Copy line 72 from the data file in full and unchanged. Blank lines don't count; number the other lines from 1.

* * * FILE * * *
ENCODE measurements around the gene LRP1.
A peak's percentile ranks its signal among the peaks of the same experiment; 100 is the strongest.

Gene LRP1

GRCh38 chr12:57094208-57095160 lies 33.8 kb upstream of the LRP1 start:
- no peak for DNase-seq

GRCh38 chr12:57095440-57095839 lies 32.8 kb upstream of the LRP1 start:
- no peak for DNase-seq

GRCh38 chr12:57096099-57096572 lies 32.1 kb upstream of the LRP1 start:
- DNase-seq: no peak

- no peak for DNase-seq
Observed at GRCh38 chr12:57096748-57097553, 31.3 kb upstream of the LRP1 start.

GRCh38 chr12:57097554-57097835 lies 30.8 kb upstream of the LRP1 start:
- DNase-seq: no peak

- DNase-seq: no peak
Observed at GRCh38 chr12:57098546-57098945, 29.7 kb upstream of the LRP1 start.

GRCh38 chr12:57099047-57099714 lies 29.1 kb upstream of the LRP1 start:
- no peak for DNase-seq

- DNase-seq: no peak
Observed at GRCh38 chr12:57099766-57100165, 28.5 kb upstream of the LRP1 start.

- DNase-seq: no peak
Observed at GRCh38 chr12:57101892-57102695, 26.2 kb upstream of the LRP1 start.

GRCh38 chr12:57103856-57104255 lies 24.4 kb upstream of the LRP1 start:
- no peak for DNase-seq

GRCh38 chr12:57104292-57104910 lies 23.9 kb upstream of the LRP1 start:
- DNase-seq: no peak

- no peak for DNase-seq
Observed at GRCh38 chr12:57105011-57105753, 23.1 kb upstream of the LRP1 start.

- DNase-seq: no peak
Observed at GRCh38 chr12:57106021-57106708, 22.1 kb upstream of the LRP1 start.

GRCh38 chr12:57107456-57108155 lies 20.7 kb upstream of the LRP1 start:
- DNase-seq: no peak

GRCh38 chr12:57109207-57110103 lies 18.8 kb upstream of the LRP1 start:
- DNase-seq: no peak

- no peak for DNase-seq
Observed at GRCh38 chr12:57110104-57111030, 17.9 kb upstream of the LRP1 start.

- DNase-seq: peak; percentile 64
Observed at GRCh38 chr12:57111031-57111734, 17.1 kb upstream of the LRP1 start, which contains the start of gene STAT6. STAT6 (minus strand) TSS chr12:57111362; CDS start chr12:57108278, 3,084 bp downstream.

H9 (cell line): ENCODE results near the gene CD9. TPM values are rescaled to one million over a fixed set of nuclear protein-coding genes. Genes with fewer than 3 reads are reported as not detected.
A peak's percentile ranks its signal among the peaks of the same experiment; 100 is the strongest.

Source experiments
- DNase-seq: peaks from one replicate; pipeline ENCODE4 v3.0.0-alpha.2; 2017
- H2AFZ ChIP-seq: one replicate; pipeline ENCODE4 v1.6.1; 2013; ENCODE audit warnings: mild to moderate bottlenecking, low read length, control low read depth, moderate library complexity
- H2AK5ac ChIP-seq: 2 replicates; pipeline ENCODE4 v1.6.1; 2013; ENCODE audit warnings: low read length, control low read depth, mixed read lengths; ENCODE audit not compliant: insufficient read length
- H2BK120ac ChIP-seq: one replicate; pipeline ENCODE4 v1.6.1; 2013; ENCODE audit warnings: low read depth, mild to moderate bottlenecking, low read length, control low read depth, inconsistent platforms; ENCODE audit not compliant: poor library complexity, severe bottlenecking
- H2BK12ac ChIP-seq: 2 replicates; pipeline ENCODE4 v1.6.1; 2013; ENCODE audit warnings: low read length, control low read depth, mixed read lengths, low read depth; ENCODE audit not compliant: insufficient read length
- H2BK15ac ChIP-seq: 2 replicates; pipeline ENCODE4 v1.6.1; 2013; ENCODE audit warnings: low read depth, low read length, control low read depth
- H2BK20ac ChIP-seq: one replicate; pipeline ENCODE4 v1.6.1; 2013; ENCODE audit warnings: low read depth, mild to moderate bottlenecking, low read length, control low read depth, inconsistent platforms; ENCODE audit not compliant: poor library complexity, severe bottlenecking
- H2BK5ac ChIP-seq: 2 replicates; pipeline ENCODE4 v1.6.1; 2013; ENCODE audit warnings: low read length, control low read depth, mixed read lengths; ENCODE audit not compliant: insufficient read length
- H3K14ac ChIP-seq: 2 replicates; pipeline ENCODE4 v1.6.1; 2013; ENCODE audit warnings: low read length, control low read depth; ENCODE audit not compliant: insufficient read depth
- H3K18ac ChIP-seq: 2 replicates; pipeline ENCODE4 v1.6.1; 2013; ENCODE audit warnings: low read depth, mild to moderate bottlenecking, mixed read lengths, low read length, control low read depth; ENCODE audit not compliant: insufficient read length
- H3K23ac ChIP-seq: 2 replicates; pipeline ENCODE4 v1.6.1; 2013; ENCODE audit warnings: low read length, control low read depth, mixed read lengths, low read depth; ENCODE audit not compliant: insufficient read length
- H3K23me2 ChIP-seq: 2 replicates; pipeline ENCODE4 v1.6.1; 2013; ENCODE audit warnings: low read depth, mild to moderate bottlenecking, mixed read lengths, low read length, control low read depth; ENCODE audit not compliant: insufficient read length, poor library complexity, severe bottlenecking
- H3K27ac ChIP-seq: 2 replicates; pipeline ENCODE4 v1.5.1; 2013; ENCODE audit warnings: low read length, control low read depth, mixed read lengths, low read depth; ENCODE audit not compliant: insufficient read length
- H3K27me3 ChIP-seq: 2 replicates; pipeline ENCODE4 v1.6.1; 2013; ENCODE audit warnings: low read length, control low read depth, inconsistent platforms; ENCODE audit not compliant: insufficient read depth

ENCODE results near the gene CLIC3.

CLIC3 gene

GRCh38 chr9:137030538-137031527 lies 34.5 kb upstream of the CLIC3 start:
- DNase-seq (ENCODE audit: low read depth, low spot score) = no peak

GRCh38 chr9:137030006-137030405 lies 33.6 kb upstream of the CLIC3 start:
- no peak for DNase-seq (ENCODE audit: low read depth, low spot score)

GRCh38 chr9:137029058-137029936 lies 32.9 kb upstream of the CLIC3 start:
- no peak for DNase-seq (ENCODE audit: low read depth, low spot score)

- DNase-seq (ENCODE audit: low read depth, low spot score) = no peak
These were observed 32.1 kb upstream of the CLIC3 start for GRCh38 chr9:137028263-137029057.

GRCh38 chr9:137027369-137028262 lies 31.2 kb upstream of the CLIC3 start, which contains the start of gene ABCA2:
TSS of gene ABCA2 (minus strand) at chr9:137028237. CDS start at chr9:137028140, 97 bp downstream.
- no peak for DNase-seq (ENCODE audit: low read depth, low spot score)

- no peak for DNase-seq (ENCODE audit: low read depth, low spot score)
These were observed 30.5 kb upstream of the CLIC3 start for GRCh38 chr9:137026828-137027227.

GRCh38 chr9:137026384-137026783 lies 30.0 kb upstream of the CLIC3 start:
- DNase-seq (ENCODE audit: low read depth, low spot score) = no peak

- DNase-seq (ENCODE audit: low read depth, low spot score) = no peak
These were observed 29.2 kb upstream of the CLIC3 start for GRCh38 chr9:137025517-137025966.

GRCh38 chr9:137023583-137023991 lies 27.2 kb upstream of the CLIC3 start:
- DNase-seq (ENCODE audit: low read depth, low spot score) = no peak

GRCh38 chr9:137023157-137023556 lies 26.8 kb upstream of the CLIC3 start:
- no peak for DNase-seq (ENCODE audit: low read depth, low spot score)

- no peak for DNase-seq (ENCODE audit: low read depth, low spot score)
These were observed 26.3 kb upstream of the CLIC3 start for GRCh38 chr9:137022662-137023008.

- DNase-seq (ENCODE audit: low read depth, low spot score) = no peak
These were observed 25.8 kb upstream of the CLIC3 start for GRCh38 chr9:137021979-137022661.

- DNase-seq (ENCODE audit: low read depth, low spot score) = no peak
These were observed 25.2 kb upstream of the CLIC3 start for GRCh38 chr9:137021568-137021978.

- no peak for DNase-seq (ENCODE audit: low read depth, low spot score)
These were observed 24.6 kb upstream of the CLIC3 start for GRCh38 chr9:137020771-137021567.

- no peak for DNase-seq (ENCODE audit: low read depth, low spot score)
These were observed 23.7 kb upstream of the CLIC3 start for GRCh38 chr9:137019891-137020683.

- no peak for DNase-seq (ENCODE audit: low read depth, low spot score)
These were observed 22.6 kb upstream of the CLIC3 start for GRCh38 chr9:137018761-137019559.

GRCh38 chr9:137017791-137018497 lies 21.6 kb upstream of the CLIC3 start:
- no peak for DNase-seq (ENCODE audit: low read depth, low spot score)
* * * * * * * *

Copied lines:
- DNase-seq (ENCODE audit: low read depth, low spot score) = no peak